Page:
"Integrated Pest Management stresses monitoring your landscape, keeping a keen eye out for problems from the start," Smith says. "Ask yourself, should I spray or is there an alternative? Most pest problems start out small.

"Perhaps an infested branch can be removed. Simply hand-picking the critters off a plant can save you time, energy, money, and chemicals. How much pest damage are you willing to tolerate? If you seldom stroll through your landscape you might not see that pest until it has consumed a major portion of your investment. At this time, a pesticide control may be the only choice."

We are in the midst of gardening season. Pests are sure to attack. Monitoring and considering control options are signs of a responsible gardener, according to Smith. "Remember, a pesticide is any product used to control a pest, and a pest is anything harming your plant. Fungi, insects, bacteria, or rabbits could all be considered pests," she says.

Both synthetic and organic products are available for controlling garden pests. Regardless of what type of control you select, Smith offers a few tips to effectively apply the product.

  1. Read the label. Understand what the product is intended to do and when during the lifespan of the pest it should be applied. Correct timing will give the best control with the least amount of chemical.
  2. Correctly identify the pest. Caterpillars resemble sawfly larvae but the products to control them can be different. Also, is that caterpillar a true pest? If you choose a caterpillar control, don't question the absence of butterflies later in the season. Caterpillars can be voracious eaters, but the majority will turn into colorful butterflies. Consider the "pest factor" before spraying.
  3. Mix material as directed. Don't think if one teaspoon is recommended, two teaspoons will be better. Effectiveness will not increase by doubling the amount of chemical. In fact, higher concentrations can harm plants.
  4. Follow all personal safety instructions on the label. A sleeveless tank top and flip-flop sandals are probably not the recommended protective clothing. Consider a long-sleeved shirt, pants, eye protection, socks, closed-toe shoes, and gloves if not already instructed on the label.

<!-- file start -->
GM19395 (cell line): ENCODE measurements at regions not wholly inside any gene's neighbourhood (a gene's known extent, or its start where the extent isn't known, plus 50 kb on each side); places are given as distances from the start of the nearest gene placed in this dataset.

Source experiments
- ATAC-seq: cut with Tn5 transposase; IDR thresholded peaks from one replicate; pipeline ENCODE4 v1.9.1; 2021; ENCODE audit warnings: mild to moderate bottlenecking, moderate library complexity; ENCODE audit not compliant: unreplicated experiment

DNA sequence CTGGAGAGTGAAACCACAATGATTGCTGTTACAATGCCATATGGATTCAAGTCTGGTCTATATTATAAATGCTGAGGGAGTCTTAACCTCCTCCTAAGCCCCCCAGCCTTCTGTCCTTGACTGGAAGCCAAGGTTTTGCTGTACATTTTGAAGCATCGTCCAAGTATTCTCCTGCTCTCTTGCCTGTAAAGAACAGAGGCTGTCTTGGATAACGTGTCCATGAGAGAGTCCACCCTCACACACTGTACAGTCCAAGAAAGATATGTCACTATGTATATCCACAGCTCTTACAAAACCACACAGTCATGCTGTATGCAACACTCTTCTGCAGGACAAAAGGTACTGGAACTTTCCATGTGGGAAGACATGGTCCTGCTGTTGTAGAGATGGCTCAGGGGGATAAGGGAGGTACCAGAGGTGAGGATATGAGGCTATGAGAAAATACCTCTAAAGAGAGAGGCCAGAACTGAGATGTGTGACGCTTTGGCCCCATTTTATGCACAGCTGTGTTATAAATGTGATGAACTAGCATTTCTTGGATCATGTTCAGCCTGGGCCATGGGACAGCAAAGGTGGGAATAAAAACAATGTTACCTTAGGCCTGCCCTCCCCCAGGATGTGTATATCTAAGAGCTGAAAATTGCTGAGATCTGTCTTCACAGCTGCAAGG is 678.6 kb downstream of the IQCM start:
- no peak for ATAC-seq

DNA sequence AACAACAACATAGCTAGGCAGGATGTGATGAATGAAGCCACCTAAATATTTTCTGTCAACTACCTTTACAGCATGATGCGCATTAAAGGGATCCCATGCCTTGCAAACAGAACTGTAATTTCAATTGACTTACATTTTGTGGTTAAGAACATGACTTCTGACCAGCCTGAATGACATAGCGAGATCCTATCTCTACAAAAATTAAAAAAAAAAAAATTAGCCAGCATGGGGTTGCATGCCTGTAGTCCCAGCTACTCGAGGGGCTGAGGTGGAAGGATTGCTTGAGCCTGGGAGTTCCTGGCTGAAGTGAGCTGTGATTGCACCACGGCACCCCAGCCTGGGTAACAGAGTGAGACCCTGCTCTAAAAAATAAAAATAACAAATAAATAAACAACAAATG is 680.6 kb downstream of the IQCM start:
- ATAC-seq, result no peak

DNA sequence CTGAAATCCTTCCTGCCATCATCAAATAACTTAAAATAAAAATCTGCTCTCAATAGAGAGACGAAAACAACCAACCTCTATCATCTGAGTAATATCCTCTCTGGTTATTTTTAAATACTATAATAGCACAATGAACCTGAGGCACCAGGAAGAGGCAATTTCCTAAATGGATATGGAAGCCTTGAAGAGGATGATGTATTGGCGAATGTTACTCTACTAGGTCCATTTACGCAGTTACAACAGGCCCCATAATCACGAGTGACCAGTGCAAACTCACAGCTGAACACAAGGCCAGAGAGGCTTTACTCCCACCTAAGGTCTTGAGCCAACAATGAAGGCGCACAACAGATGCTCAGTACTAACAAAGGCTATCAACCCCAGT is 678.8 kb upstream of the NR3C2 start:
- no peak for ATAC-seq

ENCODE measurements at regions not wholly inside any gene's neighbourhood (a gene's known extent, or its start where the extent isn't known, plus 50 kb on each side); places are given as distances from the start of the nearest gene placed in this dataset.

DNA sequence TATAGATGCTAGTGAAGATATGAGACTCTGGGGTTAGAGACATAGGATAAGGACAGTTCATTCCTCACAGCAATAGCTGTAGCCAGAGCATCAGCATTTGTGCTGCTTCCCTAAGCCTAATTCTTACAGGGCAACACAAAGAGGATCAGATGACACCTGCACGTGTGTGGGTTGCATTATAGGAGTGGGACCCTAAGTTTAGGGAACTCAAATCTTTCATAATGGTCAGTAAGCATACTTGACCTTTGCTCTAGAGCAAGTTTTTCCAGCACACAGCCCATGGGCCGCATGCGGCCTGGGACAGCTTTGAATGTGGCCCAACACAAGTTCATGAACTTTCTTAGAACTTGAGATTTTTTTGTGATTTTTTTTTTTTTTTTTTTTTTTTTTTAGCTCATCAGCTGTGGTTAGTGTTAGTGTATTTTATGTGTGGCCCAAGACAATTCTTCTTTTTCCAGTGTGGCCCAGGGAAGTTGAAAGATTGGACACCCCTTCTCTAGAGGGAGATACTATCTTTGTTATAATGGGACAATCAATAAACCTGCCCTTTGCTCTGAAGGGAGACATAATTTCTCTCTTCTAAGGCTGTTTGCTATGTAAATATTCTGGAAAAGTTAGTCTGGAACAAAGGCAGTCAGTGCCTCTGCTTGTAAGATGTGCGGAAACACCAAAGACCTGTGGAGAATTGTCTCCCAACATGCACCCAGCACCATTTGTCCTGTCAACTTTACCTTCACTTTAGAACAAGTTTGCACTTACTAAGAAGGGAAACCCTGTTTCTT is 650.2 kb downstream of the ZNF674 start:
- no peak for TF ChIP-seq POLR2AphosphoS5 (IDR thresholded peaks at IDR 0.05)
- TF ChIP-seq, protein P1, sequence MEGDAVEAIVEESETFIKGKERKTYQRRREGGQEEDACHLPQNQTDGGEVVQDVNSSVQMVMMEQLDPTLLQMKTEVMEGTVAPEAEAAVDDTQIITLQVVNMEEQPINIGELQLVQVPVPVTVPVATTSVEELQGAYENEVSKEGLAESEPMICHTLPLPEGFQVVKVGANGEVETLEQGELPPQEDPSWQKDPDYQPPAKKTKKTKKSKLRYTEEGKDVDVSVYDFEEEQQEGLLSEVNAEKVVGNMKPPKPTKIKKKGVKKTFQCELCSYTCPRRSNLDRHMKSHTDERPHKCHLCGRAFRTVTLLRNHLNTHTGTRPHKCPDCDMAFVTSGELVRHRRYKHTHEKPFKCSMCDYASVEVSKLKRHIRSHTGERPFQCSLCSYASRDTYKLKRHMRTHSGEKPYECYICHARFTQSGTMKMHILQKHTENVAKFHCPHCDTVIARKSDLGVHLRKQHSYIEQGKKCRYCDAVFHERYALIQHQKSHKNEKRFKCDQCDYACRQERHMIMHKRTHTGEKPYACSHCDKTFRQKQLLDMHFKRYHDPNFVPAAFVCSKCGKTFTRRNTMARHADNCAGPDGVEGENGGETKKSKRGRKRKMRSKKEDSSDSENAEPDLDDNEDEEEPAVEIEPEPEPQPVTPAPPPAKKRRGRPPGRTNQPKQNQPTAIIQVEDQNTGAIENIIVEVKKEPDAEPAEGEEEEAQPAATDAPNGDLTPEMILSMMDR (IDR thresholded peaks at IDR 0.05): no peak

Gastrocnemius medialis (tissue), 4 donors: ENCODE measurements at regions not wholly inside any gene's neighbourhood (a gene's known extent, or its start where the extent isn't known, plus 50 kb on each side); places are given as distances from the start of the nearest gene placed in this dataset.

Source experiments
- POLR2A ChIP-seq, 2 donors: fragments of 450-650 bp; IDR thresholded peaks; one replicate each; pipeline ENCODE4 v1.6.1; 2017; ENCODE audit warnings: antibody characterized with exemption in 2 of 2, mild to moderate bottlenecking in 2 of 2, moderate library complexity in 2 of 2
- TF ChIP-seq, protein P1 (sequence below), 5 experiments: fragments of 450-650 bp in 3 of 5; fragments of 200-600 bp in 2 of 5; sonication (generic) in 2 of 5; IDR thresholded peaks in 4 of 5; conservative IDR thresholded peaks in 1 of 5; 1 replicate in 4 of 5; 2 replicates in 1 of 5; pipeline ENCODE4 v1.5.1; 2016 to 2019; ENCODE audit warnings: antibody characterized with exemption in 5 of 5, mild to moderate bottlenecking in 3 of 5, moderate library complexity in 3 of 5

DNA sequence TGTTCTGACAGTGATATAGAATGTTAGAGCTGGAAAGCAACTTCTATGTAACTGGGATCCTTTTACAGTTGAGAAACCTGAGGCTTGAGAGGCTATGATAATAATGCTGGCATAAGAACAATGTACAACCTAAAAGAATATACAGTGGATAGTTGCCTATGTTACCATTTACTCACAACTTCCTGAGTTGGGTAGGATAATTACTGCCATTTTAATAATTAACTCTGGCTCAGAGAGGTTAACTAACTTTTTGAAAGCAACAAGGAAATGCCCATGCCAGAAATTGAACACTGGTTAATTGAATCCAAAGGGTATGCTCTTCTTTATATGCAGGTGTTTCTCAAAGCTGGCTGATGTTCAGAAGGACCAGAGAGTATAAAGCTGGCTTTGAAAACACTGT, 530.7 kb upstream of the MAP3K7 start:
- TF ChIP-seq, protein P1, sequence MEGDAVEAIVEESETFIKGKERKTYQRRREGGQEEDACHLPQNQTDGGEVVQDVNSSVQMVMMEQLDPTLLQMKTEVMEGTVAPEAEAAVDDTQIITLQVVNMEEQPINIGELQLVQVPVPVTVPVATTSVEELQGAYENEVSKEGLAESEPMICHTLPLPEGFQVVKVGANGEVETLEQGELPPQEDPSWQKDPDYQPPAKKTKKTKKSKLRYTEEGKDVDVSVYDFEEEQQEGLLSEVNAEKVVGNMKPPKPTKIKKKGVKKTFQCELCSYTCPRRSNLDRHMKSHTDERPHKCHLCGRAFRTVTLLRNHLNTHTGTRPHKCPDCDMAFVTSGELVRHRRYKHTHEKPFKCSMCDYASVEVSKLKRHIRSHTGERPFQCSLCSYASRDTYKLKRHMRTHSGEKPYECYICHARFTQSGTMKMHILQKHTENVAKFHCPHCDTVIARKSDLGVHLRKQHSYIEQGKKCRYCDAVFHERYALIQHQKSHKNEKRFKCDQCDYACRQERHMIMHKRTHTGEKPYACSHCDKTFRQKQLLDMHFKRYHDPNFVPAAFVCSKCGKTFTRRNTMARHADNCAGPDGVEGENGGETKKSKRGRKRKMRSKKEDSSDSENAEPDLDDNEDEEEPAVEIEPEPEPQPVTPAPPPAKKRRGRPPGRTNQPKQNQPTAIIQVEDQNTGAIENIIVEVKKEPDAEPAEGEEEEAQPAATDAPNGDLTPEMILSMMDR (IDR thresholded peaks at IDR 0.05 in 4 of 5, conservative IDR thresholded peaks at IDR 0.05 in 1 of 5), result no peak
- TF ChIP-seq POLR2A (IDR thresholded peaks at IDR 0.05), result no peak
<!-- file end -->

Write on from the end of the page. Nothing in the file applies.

5. Use measuring utensils – don't guess at amounts. Have a set of measuring utensils specifically designated for chemicals. Write on them "chemicals only." Don't use utensils that are also used in food preparation.
  6. Spray on the target. Don't apply a chemical across a 20-foot border when only 2-3 square feet require attention - it may not be necessary. Read the label to find out if the entire plant needs to be sprayed. Spray to the point of runoff and stop.
  7. Pollinators can be harmed with certain pesticides. Consider spraying after the plant has finished blooming and pollinators no longer visit. If you must spray while the plant is in bloom, spray when insects are not active, such as dawn and dusk.
  8. Application equipment should be in good working order. Leaks can lead to damage on non-target plants. Use equipment that is recommended on the label.
  9. Spray when the weather is calm. Pesticide drift occurs when spray is carried off-target by the wind. Drift can also be minimized by spraying at a lower pressure and using the largest nozzle opening that will still allow you to complete the task.
  10. Watch the weather and avoid the heat of the day. Some pesticides will burn plant material if applied when temperatures are too hot. High temperatures can also cause some pesticides to evaporate and decompose quickly. Spray in the morning.
  11. Watch the weather and avoid spraying before rain or before overhead irrigation. This will reduce effectiveness by washing the material off the target plant, possibly leading to groundwater contamination.

Keep these spray guidelines in mind when selecting a pest control for your landscape. Monitor and identify the pest early. Consider your control options. Remember your control selection may not be what your neighbor would choose. Be a responsible gardener and ask: "To spray or not to spray?"

 

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Common Garden Tomato Problems https://web.extension.illinois.edu/jsw/eb414/entry_13431/ Mon, 25 Jun 2018 11:48:00 +0000 https://web.extension.illinois.edu/jsw/eb414/entry_13431/ This blog post is written by Extension Educator Martha A. Smith,smithma@illinois.edu

Now that summer has arrived, gardeners are noticing problems with their tomatoes. There are a number of diseases affecting Illinois-grown tomatoes, says University of Illinois Extension educator Martha Smith, but the most common are early blight, Septoria leaf spot, and late blight.

Early blight, also known as Alternaria leaf spot, can affect plants at any stage of development. All above-ground parts are susceptible.

"The most characteristic symptom of early blight are spreading spots, a quarter to a half inch in diameter that form on lower or older leaves," Smith says. "These spots have dark edges and they are usually brown to black in the center. They frequently merge, forming irregular blotches. Concentric rings often form creating a 'target' or 'bulls-eye' effect."

Affected leaves develop yellow areas around the lesions. Eventually leaves become entirely yellow, then wither and drop off. The fungus may cause lesions on the fruit around the stem end and shoulder. The lesion is usually dark brown to black, up to an inch in diameter, with distinct concentric rings.